HMSS Scheme

5th May 2009

Property lawyer says new government scheme will have little impact on browsers

A Black Country property lawyer says that a new scheme to keep some mortgage borrowers in their homes if they fall on hard times is having little impact with lenders.

The Homeowners Mortgage Support Scheme (HMSS) allows borrowers to defer up to 70 per cent of mortgage interest payments if they lose some of their income. 
In the two weeks since it was launched six lenders have announced that they will join the Government scheme, but Barclays, HSBC, Nationwide, Abbey and Alliance & Leicester have so far declined.  So far, National Australia Bank - which owns Clydesdale Bank plc and Yorkshire Bank - and Cumberland Building Society are the only lenders participating in the scheme that are not under some form of Government control. Lloyds Banking Group -which owns Halifax and Bank of Scotland - Royal Bank of Scotland and Natwest have signed up, while Northern Rock and Bradford & Bingley are also on board.
Neil Stockall, a partner in Higgs & Sons' residential property team, believes the temporary support measures do not go far enough.  "After five months of waiting for this scheme to come into operation, it's very disappointing to see that it is initially only being supported by a limited number of banks and building societies. This would appear to be due to the complexities of the scheme, whose rules run to 200 pages, and that most lenders will already be offering qualifying borrowers similar support.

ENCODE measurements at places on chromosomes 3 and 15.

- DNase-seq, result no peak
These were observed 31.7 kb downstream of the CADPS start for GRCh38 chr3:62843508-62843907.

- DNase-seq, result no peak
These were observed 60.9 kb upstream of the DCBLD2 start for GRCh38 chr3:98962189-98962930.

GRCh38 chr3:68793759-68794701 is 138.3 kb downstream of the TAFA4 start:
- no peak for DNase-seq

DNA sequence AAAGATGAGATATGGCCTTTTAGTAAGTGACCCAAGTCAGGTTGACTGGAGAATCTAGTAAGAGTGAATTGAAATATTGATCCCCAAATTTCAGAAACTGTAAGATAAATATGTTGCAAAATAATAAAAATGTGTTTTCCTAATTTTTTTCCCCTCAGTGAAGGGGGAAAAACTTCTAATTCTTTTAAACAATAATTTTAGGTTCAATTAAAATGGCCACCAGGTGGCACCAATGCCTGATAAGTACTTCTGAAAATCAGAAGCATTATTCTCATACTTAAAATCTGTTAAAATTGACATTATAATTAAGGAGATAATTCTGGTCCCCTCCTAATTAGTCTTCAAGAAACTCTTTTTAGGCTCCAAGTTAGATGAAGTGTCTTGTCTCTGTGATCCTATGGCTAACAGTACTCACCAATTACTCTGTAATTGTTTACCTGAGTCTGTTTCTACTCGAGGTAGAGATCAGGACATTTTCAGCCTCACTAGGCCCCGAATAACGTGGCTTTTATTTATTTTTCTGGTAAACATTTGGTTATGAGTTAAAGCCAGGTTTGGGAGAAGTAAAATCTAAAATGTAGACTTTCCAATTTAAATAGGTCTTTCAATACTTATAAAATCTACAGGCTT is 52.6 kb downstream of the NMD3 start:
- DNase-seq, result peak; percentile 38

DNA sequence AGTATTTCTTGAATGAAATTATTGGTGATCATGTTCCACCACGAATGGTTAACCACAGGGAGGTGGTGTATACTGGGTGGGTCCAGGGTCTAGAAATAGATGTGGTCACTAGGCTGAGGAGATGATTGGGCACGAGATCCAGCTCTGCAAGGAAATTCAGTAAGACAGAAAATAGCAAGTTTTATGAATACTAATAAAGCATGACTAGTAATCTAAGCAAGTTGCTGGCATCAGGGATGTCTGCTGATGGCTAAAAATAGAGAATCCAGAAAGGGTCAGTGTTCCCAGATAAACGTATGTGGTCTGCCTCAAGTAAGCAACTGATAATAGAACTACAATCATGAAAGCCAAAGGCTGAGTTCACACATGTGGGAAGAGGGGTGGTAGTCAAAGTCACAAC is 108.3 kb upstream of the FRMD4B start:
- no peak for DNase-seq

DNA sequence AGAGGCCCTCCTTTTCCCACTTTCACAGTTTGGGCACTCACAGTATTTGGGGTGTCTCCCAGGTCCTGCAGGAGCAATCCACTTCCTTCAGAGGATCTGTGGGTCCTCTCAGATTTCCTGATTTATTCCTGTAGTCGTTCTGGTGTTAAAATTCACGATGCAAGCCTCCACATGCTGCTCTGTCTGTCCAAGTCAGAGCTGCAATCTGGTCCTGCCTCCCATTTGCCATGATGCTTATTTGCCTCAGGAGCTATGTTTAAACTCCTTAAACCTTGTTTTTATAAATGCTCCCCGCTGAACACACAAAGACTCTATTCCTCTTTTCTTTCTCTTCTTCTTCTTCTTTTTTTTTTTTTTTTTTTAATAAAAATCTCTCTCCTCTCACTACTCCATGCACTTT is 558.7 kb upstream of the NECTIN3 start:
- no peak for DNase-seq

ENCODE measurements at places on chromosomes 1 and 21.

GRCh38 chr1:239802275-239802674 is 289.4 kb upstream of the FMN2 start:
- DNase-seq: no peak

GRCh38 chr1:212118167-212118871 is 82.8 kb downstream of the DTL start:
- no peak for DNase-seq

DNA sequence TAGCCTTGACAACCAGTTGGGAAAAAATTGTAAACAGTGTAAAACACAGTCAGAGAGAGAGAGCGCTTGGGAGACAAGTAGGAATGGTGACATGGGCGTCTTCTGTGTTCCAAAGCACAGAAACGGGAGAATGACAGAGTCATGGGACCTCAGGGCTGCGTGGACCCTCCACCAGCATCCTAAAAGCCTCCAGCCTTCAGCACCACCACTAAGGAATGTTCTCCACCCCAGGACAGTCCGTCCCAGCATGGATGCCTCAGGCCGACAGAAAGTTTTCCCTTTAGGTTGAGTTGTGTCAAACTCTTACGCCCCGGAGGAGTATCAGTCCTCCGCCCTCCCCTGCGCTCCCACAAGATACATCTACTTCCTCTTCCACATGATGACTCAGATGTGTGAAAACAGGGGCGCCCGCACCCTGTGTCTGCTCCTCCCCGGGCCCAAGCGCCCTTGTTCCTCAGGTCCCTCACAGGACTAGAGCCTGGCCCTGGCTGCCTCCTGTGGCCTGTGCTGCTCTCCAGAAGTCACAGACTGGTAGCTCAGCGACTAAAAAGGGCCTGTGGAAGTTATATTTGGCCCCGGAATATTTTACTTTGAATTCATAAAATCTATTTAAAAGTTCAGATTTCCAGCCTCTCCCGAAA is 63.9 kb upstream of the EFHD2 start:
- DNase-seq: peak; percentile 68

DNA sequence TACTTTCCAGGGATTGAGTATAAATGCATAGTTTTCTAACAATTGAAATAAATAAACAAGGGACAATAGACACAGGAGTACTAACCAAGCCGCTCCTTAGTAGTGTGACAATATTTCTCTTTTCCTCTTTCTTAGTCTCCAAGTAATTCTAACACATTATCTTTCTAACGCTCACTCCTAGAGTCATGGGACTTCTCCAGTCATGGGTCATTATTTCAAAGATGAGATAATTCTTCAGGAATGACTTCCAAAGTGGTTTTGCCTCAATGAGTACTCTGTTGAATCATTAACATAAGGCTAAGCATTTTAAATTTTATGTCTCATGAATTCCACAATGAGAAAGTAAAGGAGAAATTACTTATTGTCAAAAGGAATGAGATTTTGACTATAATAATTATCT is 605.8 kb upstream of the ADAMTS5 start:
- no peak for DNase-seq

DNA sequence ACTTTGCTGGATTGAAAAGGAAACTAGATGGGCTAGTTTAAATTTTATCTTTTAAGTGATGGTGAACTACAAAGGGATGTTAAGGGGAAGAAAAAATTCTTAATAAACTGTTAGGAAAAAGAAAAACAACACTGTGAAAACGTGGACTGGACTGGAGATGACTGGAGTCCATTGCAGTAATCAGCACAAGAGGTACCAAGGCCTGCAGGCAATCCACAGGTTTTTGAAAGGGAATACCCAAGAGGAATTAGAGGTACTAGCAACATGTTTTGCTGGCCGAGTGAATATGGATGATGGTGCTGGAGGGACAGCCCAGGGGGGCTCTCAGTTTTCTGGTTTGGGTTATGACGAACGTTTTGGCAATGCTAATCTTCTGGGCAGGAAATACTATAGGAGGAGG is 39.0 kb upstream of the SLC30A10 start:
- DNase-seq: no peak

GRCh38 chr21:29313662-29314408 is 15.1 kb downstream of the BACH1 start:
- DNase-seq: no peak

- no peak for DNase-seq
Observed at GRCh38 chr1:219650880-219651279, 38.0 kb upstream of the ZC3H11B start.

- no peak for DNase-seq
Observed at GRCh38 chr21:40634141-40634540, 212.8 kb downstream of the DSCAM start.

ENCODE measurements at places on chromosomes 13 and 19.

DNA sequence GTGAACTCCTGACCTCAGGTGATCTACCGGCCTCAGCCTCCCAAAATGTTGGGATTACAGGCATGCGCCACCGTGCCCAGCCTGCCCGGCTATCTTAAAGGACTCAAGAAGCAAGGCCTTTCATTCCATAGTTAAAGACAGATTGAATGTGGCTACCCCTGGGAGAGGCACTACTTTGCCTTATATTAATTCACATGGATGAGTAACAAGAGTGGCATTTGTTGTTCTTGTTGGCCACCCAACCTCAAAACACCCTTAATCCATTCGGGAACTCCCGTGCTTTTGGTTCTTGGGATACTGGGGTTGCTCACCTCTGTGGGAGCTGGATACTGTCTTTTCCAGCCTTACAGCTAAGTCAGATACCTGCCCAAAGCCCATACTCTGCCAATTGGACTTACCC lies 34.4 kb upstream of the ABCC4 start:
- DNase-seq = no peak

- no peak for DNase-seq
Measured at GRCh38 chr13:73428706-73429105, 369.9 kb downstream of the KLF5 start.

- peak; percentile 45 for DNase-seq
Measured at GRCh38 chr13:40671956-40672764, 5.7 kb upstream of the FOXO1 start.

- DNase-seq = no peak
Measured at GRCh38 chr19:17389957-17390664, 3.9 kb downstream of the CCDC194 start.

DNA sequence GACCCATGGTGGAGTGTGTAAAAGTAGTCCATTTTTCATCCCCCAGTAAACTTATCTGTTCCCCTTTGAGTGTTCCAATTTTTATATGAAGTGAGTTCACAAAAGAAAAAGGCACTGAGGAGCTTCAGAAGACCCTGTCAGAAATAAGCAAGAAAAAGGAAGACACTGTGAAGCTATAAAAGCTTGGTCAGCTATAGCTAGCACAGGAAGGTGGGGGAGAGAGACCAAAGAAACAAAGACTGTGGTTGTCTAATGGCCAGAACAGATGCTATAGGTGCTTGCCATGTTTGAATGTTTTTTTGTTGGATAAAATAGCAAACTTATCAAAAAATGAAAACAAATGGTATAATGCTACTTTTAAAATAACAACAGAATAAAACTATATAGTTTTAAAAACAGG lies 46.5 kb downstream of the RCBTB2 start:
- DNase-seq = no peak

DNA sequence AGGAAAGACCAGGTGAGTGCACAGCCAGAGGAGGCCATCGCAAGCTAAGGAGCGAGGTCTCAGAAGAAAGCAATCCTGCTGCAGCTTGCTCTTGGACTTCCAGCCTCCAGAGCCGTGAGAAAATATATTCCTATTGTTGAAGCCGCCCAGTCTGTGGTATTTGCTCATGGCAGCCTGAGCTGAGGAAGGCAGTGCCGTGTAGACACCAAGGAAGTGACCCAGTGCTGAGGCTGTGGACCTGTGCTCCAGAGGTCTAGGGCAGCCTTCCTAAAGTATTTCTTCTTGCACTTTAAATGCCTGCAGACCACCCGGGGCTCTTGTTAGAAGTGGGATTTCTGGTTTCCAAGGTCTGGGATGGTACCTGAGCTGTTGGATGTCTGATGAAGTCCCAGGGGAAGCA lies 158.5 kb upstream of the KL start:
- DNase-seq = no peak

"The scheme is only a temporary measure, with qualifying homeowners able to defer some of their interest payments for up to two years but they must convert to an interest only mortgage.  After this period the amount deferred will be added back onto the debt and repayable with interest."

The idea behind the government's scheme is to try to help people who have suffered a temporary loss in income, such as joint borrowers relying on one income instead of two. To qualify, applicants will still need to have some income and be able to repay at least 30 per cent of their interest payments; have a mortgage of less than £400,000; and have savings of less than £16,000. Borrowers must have first discussed other options with their lender and, even if they are eligible for the scheme, the lender may decide that it isn't the best option.
Another government-backed initiative, the Mortgage Rescue Scheme, launched in September has also found itself in difficulties.  The flagship £200m scheme is said to have helped just one family since it went into operation in January this year. The government admitted the initiative, announced last autumn, was intended to allow recession-hit homeowners to switch to become a housing association tenant at an affordable rent.  Alternatively, the association would buy a share in the threatened home - allowing some of the mortgage to be paid off - or provide a bridging loan to allow payments to be reduced.   The government claimed the scheme would help 6,000 people over a two-year period.  But figures have shown that despite 452 households applying to take part in the scheme from January to March, it is reported that only one household has so far been helped by it.
Higgs & Sons operates from three locations; Brierley Hill, Stourbridge and Kingswinford.  The firm is one of the largest in the West Midlands.

Further information:
Hazel Crawford-Upton
Connect PR
Tel: 01902 714957



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